A lung cancer screening consists of a low dose, non-contrast computerized tomography (CT) scan. The scan looks for signs of lung cancer before you feel symptoms from the disease, and may allow for earlier diagnosis and treatment.
Why is Lung Cancer Screening Important?
Lung cancer is the leading cause of cancer death among men and women in the United States. Traditionally, lung cancer has been undetectable until it has reached a late, and often incurable stage. However, with advances in technology and cancer research, there are now proven effective ways to screen for lung cancer at its earliest stages. Early detection is important because it can allow for earlier treatment and may increase the chance of survival.
Who Can Participate?
Screening criteria is based on the National Comprehensive Cancer Network guidelines, which considers the following individuals to be at risk:
Current or former smokers ages 55-77 showing no signs or symptoms of lung cancer, who have a history of smoking 1 pack a day for at least 30 years OR current or former smokers with a history of smoking 2 packs a day for at least 15 years
Former smoker that quite within the last 15 years
People over 50 years of age and above with a history of smoking 1 pack a day for at least 20 years and have one of the following risk factors:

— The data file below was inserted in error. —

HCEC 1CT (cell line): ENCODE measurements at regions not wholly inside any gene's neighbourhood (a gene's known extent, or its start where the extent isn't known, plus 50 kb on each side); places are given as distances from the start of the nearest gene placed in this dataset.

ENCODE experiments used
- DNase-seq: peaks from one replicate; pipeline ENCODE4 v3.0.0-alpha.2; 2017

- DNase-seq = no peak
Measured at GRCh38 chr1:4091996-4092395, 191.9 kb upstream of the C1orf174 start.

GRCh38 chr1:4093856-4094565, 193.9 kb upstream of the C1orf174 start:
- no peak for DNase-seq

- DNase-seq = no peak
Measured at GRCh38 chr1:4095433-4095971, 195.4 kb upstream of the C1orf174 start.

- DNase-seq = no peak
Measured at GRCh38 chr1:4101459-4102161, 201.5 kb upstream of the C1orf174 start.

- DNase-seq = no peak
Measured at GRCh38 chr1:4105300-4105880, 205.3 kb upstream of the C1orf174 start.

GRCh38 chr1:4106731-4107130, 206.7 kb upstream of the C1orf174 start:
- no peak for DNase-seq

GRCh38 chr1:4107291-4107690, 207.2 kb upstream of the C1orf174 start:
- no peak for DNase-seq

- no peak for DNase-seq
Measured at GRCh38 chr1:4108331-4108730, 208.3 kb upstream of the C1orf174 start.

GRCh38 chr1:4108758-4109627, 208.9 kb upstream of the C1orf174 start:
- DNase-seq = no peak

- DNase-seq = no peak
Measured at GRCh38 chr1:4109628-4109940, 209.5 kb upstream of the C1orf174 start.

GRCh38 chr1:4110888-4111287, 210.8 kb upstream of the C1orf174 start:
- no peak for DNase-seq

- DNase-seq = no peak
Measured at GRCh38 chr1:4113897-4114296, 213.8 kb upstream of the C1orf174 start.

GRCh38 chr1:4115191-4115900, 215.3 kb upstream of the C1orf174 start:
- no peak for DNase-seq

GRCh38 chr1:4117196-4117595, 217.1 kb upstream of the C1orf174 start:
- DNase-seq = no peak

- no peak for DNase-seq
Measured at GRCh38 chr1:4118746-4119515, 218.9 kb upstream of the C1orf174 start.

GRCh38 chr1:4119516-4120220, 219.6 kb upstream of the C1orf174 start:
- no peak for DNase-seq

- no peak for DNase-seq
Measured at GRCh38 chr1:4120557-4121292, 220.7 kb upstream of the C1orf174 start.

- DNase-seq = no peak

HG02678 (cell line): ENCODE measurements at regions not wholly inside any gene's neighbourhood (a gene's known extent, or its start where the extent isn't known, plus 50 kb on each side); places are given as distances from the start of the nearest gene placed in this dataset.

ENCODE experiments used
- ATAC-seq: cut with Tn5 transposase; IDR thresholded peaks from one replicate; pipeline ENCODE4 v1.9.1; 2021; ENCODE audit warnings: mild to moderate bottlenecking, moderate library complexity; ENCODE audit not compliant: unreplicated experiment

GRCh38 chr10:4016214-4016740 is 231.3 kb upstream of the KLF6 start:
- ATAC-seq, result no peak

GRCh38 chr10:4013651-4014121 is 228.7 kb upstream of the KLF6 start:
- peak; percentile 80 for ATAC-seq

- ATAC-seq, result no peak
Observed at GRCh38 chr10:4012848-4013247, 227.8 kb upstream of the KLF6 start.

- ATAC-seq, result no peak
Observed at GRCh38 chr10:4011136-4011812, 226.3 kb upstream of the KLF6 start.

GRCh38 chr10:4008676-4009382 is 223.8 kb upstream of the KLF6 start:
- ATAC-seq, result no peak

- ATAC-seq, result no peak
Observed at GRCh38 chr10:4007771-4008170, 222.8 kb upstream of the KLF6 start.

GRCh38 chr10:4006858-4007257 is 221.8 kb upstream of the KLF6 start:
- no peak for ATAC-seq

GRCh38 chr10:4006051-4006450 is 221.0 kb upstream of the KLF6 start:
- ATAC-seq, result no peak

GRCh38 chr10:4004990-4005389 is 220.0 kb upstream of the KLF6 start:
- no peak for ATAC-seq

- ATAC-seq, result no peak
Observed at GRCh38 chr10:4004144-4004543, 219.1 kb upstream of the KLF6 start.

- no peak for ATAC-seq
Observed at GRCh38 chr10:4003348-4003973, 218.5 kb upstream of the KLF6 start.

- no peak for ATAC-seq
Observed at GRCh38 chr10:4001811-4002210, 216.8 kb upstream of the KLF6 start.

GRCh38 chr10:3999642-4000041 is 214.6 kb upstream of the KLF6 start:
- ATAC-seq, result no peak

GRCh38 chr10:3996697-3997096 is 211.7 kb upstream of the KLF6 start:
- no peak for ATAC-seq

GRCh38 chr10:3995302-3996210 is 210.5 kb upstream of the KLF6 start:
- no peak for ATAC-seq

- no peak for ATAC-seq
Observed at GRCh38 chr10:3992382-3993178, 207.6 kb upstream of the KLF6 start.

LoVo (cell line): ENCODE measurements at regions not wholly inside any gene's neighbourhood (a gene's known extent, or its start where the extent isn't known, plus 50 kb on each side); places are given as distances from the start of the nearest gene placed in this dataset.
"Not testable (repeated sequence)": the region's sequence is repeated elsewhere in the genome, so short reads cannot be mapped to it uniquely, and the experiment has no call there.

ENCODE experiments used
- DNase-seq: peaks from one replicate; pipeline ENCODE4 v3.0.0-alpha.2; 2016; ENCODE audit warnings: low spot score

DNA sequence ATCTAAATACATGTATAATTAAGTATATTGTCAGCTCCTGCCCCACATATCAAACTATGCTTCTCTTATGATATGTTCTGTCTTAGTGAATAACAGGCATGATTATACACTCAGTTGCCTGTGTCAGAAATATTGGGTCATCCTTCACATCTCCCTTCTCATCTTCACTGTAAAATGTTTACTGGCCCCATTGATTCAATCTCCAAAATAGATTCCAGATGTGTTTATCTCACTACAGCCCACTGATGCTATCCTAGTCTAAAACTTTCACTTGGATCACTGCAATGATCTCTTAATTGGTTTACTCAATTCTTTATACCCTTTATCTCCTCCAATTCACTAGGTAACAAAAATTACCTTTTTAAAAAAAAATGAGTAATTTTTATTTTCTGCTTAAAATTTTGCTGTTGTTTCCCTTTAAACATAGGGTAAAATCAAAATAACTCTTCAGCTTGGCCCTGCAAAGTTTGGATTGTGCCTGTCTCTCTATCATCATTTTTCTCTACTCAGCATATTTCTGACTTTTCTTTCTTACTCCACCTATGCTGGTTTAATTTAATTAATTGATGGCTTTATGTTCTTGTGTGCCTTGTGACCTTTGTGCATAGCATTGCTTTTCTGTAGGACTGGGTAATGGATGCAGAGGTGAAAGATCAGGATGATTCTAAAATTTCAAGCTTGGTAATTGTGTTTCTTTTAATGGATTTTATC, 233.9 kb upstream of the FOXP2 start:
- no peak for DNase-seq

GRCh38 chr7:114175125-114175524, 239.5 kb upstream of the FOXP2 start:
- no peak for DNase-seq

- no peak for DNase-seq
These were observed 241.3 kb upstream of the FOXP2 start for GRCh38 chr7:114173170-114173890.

COPD or pulmonary fibrosis
Occupational exposure to asbestos, silica, cadmium, arsenic, beryllium, chromium, diesel fumes or nickel
Personal or family history of cancer
About Your Lung Cancer Team
Baptist Health provides a high-quality, multi-disciplinary collaboration of area physicians and health care resources to provide a well-coordinated lung cancer treatment program. Your team may consist of:
Internal medicine physician with additional specialty training in the management of cancer patients. Medical oncologists help with planning the optimal sequence of treatment for individuals, and are responsible for long term follow ups and surveillance of cancer status.
Physician specialist with expertise in radiation therapy, used to destroy cancer cells. There are many applications of radiation therapy which require careful planning and coordination with other treatments. The goal is to optimize the benefit of radiation therapy for cancer patients.
Internal medicine physician with specialized training in diagnosis and treatment of lung and respiratory diseases. These physicians are a key component in optimizing lung health for our patients before and after therapy for cancer.
Physician trained in the interpretation of imaging studies of the body, such as x-rays, CT scans, MRIs, and PET scans. Radiologists play an important role in the proper staging, follow up, and measurement of a patient's response to cancer therapy.
Physician specialist who confirms a tissue diagnosis of cancer and determines characteristics of the disease in a patients. Pathologists are able to share information with the treatment team about what type of cancer the patient has and how it may behave.
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